Not that he had ever been an enthusiast for the Conservative Party. Fundamentally Seldon was an old-fashioned Liberal who believed in the liberty—and responsibility—of the individual.
This was in fundamental opposition to both Labour and Conservative thinking at the time which was that the Man in Whitehall really did know best. It was simply the duty of those parties to manage that Man as best they could rather than any ideal of getting the State off the backs of the people. He wasn’t at all a proponent of what are thought of as the more extreme shores of libertarianism but rather thought that the State crowded out those examples of voluntary cooperation and communalism which had existed before the welfare system overcame them—the Friendly Societies for example, from which his adoptive mother had benefited at the time of her husband’s death.
As the Telegraph wrote:
For Seldon, the profit motive governed by consumers in an open competitive economy was more truly democratic—and wholesome—than the vote motive operating in a regime of so-called representative government dominated by pressure groups.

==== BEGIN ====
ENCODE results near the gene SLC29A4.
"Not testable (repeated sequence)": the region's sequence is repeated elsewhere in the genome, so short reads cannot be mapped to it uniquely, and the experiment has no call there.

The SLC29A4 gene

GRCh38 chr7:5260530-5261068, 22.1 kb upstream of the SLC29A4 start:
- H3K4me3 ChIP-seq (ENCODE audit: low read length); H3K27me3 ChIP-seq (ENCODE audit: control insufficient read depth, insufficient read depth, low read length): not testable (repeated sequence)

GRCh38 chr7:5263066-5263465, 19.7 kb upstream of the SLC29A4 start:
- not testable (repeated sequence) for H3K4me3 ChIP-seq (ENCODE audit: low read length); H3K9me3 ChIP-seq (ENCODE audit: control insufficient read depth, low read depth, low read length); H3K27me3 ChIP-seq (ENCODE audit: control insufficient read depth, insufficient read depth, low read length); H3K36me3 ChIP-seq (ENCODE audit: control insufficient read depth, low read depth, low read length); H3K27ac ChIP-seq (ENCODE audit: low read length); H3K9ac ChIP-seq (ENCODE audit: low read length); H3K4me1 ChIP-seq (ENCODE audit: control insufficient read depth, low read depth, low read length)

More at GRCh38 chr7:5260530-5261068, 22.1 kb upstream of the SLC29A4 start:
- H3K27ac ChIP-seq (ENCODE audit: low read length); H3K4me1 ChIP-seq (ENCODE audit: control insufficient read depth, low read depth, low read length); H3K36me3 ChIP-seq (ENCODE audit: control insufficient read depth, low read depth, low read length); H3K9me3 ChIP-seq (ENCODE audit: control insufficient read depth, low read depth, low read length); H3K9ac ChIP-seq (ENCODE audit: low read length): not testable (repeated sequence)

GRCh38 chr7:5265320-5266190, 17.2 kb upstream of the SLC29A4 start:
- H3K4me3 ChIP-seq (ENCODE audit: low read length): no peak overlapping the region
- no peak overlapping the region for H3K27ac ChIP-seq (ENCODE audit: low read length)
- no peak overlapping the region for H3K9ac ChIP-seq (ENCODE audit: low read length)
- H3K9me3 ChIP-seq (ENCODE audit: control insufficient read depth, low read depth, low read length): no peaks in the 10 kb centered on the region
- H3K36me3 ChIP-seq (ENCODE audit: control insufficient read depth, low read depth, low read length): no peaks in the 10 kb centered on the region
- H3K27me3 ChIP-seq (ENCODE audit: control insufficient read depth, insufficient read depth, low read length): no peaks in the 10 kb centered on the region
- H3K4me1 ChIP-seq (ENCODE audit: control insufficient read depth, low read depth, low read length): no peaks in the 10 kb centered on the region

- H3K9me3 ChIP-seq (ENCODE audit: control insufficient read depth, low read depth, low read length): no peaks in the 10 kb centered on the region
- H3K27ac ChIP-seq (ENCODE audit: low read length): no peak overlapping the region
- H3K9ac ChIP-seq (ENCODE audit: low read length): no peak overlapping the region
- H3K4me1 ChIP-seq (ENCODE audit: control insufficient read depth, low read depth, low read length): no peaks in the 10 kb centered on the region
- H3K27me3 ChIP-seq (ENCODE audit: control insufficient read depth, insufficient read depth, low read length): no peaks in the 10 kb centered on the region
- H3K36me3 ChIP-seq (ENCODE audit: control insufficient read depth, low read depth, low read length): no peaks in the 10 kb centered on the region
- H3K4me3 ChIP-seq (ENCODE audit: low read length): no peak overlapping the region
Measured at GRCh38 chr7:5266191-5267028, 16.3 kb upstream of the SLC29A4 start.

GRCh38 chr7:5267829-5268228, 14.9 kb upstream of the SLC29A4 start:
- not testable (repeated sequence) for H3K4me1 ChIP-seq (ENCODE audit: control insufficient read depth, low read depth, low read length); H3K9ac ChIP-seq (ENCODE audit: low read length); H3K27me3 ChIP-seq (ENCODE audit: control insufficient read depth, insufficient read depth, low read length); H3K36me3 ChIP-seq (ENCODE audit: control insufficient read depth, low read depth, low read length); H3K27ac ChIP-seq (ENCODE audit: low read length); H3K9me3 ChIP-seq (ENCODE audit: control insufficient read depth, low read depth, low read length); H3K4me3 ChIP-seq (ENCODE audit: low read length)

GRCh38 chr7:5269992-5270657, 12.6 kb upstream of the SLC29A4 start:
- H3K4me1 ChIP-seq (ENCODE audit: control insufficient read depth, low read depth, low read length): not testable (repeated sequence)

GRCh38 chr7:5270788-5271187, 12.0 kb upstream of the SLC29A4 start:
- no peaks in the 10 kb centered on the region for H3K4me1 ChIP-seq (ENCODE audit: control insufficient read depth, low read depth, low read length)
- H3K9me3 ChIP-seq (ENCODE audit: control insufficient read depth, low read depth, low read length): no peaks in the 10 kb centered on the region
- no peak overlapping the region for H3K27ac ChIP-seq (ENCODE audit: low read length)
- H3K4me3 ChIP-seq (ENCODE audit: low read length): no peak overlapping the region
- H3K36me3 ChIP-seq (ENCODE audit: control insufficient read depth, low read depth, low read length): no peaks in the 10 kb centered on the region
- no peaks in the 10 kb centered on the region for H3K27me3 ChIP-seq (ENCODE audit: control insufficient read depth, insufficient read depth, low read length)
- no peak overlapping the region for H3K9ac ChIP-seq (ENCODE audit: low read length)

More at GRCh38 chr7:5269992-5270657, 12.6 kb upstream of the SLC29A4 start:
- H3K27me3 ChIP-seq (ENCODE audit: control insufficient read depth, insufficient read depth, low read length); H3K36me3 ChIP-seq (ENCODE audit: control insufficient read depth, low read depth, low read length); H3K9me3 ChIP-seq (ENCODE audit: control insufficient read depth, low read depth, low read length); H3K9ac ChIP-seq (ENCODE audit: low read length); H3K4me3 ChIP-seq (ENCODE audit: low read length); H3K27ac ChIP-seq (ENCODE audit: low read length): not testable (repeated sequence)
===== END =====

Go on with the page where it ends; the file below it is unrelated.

A sentiment which should have some resonance for those in the Porkbusters campaign going on at the moment. Wouldn’t it be a better place, a fairer society, if we were indeed left alone to make our own decisions, were actually empowered in our dealings by being consumers, customers, rather than supplicants to the bureaucracy? It was towards this end that he was an untiring champion of educational vouchers, something he lived to see enter the mainstream political debate in the UK but alas, not to see implemented.
To give a true measure of his influence, consider this from the writer Mark Steyn in the Spectator:
[S]uccessful conservatives don’t move towards the “political centre.” They move the political centre towards them. That’s what Thatcher and Reagan both did … . If Labour is at 1 on the scale and the Tories are at 9, and their focus groups tell them to move to 5, they have ensured that henceforth the centre will be 3, and they’ll be fighting entirely on the Left’s terms and the Left’s issues. …